RBC, along with CIBC and many of the national Canadian banks, are endeavouring facilitate the largest change to the way we make payments since the invention of the credit card. Mobile payments are a reality, and they are coming very soon.
Earlier this year CIBC and Rogers, along with RIM and the Bold 9900, set in motion the first NFC-based mobile payment system in Canada. While the scope will be limited to CIBC Visa and Mastercards at first, it will eventually be enabled, through a secure SIM card, on any NFC-capable device. This includes many mid- to high-end Android phones released in the last year and, if rumours are true, the upcoming iPhone later this year.
RBC has recently changed its Electronic Access Agreement to reflect “new products, services and technology including:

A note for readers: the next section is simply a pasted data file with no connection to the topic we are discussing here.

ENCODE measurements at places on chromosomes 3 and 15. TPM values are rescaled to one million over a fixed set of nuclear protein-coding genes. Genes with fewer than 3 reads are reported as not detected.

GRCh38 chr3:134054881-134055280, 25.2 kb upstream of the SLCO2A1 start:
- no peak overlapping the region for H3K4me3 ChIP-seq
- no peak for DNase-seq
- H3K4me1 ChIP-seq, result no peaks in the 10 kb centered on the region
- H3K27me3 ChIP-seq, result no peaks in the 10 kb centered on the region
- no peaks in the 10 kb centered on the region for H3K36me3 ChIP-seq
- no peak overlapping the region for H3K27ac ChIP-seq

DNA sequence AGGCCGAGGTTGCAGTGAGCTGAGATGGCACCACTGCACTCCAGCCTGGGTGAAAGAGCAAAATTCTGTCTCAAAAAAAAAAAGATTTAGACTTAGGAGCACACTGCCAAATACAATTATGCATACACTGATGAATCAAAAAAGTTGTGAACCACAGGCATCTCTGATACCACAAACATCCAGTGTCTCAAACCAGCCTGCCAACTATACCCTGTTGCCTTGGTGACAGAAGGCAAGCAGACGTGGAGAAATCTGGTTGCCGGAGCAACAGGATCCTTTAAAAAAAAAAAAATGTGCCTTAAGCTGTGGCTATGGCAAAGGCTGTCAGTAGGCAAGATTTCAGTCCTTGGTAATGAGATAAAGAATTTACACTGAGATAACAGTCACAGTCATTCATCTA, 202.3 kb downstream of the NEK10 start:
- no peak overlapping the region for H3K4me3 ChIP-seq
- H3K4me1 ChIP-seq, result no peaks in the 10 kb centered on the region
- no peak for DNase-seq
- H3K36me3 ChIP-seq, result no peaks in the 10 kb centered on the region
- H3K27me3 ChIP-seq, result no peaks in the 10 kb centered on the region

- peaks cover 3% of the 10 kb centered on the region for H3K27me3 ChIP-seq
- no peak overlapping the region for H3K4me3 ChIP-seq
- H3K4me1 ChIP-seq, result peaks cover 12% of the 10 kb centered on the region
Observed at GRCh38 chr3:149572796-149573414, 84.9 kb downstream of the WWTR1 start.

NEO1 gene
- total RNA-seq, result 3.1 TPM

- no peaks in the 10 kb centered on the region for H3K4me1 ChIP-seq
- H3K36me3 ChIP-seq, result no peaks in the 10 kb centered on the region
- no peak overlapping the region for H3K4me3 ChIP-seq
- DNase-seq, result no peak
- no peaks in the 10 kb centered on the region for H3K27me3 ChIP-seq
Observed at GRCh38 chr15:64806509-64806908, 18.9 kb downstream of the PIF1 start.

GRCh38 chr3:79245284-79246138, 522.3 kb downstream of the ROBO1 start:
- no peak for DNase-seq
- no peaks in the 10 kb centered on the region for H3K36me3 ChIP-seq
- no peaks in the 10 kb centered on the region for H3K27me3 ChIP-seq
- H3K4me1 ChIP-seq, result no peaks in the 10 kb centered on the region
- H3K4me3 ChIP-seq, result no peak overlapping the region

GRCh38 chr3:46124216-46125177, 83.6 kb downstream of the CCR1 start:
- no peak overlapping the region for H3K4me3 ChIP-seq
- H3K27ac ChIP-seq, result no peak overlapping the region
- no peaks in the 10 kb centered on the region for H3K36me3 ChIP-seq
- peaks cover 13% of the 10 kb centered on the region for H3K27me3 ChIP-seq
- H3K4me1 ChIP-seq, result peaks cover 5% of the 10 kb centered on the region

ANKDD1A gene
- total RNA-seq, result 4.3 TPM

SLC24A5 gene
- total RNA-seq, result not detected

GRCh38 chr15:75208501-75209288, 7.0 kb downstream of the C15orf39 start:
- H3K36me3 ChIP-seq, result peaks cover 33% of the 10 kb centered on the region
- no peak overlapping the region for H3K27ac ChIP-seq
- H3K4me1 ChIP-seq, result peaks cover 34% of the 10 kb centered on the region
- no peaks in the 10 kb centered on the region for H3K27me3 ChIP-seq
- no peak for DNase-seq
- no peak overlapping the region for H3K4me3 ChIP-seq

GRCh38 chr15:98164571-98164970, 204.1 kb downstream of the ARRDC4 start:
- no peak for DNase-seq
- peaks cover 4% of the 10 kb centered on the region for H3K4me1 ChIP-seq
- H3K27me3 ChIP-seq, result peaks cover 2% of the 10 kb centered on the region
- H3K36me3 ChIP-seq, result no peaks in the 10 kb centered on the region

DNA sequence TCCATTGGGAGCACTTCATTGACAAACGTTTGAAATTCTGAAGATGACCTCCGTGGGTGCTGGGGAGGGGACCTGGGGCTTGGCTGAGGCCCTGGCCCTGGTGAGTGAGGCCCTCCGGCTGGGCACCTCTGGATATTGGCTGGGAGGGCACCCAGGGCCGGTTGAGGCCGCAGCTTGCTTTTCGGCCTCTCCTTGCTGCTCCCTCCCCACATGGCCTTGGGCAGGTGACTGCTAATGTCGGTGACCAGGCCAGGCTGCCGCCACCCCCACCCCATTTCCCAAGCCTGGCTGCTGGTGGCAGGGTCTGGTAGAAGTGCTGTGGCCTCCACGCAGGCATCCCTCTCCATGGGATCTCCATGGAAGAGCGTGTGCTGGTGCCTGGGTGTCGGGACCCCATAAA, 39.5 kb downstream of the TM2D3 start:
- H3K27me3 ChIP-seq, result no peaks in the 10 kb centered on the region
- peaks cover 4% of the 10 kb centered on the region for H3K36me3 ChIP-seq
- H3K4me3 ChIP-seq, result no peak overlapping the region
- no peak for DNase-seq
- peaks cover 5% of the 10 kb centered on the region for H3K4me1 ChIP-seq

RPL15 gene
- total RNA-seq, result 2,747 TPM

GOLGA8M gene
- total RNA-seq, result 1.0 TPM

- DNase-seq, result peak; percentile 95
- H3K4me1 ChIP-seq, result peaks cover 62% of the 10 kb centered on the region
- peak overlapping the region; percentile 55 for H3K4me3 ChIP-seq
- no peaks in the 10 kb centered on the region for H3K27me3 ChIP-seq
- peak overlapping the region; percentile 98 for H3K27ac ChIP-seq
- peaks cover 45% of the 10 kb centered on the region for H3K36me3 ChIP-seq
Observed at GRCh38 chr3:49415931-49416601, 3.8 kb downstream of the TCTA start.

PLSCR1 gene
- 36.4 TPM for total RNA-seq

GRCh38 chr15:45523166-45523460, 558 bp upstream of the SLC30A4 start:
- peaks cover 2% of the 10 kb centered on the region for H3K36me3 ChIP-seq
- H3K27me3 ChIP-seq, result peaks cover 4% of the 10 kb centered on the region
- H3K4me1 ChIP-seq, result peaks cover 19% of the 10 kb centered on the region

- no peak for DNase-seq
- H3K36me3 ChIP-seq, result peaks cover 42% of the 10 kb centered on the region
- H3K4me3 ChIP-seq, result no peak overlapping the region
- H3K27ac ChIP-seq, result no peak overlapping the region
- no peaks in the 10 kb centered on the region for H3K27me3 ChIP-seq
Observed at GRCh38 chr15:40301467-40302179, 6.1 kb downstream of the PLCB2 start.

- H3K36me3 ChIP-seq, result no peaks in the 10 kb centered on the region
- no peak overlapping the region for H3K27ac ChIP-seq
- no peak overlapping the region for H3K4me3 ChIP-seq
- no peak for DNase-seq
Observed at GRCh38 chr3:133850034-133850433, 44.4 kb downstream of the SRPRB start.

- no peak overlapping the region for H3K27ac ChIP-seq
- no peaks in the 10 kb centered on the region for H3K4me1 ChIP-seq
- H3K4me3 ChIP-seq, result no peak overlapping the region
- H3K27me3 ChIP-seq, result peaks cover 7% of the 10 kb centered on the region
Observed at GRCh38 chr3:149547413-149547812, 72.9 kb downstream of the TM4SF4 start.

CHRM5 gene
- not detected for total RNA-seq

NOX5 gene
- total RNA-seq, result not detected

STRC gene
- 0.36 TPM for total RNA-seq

– V.me by Visa
– Near Field Communication technology (NFC)
– Mobile Payments
– Mobile Wallet
– RBC Tablet Edition
RBC is expected to launch a mobile wallet this fall that allows users to add a branded credit or debit card to a smartphone and make payments using an embedded NFC chip. According to the Globe, this program will expand shortly thereafter to include all brands of credit or debit cards. The benefit to the banks is the information these purchases provide: where, when and, in many cases, why the purchase was made is freely available for banks to use and market to consumers. The app may, down the road, be able to offer consumers discounts and promotions depending on the frequency of a particular purchase, or by using the phone’s GPS to determine if one is near a participating retailer.
The changes to the EAA are effective August 23rd, 2012, giving us reason to believe that RBC’s mobile wallet will be announced then or shortly thereafter. Though competing platforms such as Square, PayPal’s card.io and U.S.-based Isis are making a standardized payment system for retailers unlikely, Canada’s regulatory body will hopefully step in and ensure banks, retailers and merchant service providers play nice.